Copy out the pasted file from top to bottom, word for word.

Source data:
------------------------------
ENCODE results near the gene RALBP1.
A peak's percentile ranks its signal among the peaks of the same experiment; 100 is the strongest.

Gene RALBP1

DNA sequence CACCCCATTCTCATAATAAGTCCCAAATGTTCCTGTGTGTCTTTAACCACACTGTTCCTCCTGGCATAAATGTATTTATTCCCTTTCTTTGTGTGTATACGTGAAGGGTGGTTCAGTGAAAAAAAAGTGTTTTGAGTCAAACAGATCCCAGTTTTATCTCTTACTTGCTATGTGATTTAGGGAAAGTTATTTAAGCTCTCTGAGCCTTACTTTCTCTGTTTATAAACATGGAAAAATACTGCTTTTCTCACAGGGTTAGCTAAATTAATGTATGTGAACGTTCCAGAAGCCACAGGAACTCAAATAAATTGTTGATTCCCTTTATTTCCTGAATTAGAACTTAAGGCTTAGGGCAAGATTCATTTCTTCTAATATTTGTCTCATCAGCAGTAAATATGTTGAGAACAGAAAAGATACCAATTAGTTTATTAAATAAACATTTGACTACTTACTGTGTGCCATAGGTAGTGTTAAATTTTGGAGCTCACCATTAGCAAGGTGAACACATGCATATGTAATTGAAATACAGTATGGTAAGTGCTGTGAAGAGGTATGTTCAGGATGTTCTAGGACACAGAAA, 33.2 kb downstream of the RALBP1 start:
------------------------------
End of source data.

ENCODE results near the gene RALBP1.
A peak's percentile ranks its signal among the peaks of the same experiment; 100 is the strongest.

Gene RALBP1

DNA sequence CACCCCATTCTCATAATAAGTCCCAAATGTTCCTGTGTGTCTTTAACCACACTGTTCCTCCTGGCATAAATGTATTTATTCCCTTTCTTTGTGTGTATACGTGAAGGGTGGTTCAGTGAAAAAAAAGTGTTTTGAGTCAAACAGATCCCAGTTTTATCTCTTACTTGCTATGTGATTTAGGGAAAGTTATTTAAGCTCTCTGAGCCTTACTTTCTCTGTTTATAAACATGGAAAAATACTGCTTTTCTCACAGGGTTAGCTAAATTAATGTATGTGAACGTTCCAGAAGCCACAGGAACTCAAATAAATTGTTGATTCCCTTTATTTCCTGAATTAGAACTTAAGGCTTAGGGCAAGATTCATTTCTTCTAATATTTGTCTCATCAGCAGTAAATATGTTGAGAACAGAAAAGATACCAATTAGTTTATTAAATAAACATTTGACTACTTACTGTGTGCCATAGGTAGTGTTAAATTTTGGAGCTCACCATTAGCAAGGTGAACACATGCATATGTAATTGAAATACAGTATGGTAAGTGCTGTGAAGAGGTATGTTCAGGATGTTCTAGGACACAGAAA, 33.2 kb downstream of the RALBP1 start: